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Supporting Materials for Sir! No Sir!

War-Ft McClellan

With the last issue of LEFT FACE (Vol. l No. 4), heeding all existing military regulations (LEFT FACE is published off-post during off-duty hours with our own money and equipment), the authors submitted a request for approval to distribute on the Fort McClellan Military Reservation. Colonel William A. McKean's response: “After careful consideration of your request for approval to distribute Vol. l, No. 4, LEFT FACE, on Fort McClellan on 14 December, you are advised that the request is hereby denied. The basis for this denial is that the contents thereof are deemed prejudical to military loyalty, discipline and morale at this installation. A report of this denial is being made to Department of the Army. You are further advised that distribution of this publication on this installation without permission, (an action which has already been accomplished), is in violation of existing regulations.” Immediately after receiving the distribution denial, we submitted a request for a more explicit explanation of the basis for denial. Commanders may not prevent distribution of a publication simply because he does not like its contents.

“Installation commanders will not. ..take action to control or restrict dissemination of publications, even if such publications are believed to be in poor taste or unfairly critical of government policies or officials.” (AR 210-10) The regulation also states that “Troops are generally entitled to the free access to news and publications which other citizens enjoy.” Yet not only U. S. Army Photo has Colonel McKean denied us our Constitutional rights of free speech and free press, but he has also ignored our request for a reasonable justification of the basis for denial.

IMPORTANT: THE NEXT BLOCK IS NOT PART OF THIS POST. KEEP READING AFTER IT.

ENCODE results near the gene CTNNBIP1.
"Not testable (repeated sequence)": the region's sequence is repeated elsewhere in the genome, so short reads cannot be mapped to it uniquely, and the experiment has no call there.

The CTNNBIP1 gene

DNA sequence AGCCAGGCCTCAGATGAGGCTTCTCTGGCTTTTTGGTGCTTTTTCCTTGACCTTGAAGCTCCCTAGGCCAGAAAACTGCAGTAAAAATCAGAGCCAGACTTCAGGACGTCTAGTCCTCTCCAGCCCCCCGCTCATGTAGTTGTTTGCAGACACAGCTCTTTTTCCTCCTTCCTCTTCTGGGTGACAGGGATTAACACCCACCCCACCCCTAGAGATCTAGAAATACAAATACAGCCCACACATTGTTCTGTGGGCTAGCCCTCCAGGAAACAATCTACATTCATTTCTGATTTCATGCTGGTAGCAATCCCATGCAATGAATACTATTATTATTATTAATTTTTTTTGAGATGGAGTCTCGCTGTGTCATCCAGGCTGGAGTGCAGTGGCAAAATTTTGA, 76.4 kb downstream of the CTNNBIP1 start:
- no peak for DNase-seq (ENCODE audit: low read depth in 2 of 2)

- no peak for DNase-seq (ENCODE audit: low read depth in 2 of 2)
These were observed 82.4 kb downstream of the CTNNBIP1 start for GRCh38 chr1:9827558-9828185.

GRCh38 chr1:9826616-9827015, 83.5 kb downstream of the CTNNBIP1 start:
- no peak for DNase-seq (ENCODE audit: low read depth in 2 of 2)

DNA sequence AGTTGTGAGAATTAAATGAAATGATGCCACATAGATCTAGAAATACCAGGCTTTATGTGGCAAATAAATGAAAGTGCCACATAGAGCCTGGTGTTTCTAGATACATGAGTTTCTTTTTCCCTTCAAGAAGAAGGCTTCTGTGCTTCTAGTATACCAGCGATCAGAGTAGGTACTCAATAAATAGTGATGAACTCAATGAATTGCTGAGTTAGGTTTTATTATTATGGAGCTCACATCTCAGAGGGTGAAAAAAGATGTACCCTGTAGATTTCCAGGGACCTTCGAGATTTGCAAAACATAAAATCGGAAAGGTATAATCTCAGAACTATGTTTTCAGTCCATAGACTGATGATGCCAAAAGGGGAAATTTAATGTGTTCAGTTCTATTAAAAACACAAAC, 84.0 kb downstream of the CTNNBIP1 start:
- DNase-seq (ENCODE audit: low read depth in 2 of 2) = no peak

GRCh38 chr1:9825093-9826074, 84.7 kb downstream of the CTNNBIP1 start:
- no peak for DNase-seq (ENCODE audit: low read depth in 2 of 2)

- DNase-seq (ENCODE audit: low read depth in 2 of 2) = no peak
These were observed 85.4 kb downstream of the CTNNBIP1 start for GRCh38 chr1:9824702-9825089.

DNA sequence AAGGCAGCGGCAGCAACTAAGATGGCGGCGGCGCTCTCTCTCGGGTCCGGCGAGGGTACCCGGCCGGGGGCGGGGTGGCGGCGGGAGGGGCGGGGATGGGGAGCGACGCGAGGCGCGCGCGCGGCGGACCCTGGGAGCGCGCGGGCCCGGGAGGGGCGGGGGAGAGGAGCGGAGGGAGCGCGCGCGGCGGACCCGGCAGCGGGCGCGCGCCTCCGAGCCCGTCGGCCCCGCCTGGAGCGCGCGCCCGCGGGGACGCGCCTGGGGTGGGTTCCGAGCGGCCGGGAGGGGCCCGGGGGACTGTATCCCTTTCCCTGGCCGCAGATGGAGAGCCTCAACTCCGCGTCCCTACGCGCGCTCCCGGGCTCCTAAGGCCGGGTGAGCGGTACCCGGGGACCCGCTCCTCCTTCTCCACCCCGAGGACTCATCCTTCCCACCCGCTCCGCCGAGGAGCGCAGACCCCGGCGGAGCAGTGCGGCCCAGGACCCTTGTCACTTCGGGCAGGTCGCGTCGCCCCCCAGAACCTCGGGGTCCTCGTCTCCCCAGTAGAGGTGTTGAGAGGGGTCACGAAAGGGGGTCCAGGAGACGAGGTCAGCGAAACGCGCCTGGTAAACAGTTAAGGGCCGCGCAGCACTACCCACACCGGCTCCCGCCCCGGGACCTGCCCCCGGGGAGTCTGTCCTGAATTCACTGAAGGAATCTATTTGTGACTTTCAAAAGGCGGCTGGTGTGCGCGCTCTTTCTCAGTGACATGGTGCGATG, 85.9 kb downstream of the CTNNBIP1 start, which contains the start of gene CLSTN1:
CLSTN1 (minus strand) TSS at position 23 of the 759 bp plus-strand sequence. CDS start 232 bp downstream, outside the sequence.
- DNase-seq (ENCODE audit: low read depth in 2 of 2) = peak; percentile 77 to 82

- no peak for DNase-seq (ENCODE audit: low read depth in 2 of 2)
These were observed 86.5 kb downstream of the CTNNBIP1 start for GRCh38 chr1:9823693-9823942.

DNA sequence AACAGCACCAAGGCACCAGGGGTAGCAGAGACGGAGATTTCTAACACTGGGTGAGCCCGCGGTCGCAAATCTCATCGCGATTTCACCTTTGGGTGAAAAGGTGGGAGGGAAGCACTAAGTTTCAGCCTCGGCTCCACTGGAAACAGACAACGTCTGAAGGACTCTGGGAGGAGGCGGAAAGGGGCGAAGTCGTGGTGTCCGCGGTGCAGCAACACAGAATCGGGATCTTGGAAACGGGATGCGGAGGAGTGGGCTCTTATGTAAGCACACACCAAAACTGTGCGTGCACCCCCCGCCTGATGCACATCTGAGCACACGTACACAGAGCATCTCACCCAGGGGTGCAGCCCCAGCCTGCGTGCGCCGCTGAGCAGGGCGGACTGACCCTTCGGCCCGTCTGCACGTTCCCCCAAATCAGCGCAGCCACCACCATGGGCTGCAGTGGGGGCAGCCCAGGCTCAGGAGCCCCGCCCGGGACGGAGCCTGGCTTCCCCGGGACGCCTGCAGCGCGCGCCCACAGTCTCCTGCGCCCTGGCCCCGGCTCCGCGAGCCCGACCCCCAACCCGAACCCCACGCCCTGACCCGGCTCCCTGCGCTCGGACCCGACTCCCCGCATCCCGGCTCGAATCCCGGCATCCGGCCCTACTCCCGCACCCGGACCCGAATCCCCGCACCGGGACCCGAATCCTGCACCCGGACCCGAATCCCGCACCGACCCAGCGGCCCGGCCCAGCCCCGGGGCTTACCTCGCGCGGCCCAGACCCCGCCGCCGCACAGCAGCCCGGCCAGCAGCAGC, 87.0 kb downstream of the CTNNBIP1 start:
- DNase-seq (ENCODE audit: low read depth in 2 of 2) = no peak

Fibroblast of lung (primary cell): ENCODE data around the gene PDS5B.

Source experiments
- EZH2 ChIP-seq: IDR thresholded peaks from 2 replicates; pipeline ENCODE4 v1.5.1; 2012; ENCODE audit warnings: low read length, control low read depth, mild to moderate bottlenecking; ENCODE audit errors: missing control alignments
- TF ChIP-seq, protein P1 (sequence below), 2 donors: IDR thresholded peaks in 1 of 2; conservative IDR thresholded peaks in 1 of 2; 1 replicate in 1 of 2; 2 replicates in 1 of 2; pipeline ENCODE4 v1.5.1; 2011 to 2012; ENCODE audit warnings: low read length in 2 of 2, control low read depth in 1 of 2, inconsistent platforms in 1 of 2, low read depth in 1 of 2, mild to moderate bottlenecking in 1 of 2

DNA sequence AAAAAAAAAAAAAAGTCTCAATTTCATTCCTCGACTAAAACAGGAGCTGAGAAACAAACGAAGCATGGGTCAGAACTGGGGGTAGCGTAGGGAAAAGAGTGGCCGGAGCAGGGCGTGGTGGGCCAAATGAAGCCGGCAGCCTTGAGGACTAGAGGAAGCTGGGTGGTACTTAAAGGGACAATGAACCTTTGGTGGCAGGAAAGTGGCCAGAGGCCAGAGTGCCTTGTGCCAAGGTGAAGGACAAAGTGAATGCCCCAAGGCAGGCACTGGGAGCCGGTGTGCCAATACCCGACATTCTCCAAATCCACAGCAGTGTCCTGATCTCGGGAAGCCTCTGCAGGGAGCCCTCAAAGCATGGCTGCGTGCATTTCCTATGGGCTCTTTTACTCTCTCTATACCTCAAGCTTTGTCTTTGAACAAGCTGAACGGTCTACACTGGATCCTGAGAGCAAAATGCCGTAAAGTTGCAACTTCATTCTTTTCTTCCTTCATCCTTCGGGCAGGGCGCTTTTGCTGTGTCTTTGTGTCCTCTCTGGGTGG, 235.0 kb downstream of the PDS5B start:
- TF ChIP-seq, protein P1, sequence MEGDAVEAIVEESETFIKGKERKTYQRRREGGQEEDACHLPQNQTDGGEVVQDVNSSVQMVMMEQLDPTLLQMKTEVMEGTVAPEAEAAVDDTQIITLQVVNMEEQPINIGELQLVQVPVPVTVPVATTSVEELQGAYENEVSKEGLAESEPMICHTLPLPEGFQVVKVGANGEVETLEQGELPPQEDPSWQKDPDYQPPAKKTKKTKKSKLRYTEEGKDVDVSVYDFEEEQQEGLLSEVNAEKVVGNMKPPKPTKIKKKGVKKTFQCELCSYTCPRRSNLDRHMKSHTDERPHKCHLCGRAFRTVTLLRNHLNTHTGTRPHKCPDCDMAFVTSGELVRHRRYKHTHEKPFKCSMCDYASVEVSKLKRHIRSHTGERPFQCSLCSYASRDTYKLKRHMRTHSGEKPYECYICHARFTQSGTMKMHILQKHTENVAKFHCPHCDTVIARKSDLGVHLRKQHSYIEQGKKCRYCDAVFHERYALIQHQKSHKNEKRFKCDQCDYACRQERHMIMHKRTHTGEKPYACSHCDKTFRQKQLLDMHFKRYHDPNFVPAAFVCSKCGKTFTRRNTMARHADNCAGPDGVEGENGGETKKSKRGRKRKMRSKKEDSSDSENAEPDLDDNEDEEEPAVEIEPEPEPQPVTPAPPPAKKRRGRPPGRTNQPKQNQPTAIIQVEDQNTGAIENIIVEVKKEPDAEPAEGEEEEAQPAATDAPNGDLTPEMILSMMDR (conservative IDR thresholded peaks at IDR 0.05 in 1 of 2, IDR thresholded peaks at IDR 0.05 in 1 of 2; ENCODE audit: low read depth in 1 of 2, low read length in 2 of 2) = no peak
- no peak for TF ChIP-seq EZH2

First: We are all citizens of the United States of America. Second: We are all members of the United States Army.

We are the citizen–soldiers. In our system of government, the Army cannot ask that every soldier agree with every policy and program of our government. Indeed, the First Amendment to the Constitution requires that one be permitted to believe what he will. The right to express opinions on matters of public and personal concern is secured to the citizen-soldier by the Constitution and the laws of the land. “Dissent,” in the literal sense of disagreement with policies of the government, is a right of every citizen soldier. It is in the interest of ALL citizens of the United States that we fight this denial of Constitutionally protected rights. The war will continue!

The LEFT FACE staff agreed that we should petition the United States Congress, another Constitutionally preserved right. The text of the petition:

We the undersigned are active duty servicemen-women stationed at Fort McClellan, Alabama. We believe that GIs—WACs United Against the War in Vietnam should be given the right to distribute their newspaper LEFT FACE on the Fort McClellan Military Reservation without persecution, intimidation and harassment from the military authorities. Signature on this petition is an affirmation of freedom of the press and does not necessarily represent an endorsement of the views expressed in LEFT FACE.